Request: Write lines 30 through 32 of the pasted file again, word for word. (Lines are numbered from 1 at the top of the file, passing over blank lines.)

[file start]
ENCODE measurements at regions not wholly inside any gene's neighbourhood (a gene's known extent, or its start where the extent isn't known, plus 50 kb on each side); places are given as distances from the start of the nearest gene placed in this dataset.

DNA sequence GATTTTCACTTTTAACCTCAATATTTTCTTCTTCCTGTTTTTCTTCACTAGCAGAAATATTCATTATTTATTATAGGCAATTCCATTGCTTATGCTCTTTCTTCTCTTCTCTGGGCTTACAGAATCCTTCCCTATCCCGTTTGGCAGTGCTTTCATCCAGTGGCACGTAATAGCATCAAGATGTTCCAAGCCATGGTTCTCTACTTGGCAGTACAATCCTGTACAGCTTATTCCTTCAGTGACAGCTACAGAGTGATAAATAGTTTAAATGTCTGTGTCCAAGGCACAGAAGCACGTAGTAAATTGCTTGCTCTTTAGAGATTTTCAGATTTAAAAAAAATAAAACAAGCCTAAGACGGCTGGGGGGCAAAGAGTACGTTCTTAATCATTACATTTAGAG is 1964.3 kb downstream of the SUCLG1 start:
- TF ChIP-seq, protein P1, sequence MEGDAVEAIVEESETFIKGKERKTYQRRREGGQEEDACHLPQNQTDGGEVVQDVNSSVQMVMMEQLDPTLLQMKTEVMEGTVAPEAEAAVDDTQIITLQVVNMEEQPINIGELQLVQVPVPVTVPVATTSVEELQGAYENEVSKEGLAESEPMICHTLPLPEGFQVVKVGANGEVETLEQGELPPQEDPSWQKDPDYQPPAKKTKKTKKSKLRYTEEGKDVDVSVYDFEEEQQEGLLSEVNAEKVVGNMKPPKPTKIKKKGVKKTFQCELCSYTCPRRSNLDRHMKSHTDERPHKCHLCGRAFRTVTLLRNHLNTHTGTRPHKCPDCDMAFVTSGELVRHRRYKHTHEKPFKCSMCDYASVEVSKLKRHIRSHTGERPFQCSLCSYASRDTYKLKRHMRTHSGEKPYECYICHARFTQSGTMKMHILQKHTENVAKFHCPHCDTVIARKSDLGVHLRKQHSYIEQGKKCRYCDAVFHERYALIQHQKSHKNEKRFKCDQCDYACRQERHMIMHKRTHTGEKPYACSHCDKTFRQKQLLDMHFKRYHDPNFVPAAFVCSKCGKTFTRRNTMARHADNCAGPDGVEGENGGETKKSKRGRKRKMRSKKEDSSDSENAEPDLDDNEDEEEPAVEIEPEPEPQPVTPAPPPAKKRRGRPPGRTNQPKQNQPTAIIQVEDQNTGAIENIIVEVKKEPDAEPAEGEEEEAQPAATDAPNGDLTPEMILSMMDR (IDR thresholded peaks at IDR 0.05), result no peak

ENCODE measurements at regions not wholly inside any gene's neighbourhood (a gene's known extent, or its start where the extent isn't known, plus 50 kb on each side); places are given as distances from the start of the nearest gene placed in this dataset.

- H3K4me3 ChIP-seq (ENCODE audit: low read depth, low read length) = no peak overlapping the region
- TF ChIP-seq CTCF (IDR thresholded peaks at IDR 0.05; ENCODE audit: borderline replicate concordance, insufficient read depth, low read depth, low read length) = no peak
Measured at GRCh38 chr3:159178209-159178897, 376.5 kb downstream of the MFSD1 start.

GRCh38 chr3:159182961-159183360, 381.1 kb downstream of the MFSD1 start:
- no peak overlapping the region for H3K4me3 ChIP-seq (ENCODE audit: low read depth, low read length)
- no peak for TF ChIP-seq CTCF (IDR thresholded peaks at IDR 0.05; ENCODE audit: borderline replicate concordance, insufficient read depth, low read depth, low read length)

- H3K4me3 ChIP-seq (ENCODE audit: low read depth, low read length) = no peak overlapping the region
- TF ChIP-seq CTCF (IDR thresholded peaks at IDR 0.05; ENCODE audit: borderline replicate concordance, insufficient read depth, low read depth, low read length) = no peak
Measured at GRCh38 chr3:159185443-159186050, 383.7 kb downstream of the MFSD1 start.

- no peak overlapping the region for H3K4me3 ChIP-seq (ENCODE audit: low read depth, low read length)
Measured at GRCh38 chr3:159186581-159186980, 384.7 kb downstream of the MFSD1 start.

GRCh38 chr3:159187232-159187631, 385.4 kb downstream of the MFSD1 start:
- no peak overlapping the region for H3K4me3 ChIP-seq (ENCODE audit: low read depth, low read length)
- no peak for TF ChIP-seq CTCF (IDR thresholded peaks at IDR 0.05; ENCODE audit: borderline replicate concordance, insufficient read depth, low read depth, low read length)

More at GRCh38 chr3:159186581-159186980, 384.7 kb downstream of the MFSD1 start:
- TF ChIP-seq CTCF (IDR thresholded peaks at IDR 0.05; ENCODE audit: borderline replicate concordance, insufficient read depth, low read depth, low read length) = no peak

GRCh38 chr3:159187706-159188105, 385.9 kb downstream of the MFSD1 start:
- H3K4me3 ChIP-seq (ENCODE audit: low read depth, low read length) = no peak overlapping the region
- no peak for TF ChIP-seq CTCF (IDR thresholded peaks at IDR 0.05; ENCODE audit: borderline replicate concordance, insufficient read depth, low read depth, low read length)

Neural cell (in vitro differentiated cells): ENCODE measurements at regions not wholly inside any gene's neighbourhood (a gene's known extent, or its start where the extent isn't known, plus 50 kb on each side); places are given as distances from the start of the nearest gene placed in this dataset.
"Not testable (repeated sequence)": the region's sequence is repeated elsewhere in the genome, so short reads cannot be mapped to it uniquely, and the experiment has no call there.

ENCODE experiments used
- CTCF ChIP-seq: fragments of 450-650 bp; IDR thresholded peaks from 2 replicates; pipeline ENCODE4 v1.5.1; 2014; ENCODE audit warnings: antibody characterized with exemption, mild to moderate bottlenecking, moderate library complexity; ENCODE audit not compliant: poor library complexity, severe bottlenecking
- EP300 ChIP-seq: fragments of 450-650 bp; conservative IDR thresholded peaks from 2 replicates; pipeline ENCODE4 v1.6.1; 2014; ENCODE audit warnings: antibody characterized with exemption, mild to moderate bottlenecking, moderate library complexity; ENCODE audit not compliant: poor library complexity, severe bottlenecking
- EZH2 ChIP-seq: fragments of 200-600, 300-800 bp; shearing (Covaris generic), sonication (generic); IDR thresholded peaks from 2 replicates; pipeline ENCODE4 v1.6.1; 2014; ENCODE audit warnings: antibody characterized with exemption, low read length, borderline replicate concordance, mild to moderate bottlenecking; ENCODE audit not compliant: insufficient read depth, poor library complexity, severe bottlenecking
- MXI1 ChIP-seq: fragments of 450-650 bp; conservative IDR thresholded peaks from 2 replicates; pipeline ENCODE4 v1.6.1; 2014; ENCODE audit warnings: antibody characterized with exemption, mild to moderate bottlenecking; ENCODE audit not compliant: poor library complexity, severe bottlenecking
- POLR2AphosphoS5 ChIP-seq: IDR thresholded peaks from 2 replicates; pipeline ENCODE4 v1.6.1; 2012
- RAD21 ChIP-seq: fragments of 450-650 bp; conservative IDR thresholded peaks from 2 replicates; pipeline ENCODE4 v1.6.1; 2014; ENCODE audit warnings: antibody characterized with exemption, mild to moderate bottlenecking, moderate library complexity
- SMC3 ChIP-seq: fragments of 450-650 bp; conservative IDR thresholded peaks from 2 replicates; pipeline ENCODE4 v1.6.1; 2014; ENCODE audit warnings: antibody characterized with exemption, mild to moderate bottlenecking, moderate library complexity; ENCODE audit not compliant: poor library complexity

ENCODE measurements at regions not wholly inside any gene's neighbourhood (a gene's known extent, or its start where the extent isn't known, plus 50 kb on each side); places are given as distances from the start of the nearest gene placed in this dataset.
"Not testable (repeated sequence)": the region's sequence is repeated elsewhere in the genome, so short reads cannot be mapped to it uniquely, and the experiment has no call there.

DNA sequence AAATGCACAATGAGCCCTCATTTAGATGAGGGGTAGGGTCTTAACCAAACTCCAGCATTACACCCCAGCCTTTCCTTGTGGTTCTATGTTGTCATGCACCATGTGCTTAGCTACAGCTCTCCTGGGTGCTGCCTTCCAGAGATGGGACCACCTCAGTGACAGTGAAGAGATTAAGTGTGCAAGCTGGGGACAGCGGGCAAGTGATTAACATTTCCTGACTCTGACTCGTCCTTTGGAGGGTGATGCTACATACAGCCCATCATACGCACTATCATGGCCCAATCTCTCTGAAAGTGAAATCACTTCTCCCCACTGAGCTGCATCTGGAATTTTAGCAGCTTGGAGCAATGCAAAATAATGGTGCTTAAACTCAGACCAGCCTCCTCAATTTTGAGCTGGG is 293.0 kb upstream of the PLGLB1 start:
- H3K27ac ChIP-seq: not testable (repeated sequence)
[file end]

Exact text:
- MXI1 ChIP-seq: fragments of 450-650 bp; conservative IDR thresholded peaks from 2 replicates; pipeline ENCODE4 v1.6.1; 2014; ENCODE audit warnings: antibody characterized with exemption, mild to moderate bottlenecking; ENCODE audit not compliant: poor library complexity, severe bottlenecking
- POLR2AphosphoS5 ChIP-seq: IDR thresholded peaks from 2 replicates; pipeline ENCODE4 v1.6.1; 2012
- RAD21 ChIP-seq: fragments of 450-650 bp; conservative IDR thresholded peaks from 2 replicates; pipeline ENCODE4 v1.6.1; 2014; ENCODE audit warnings: antibody characterized with exemption, mild to moderate bottlenecking, moderate library complexity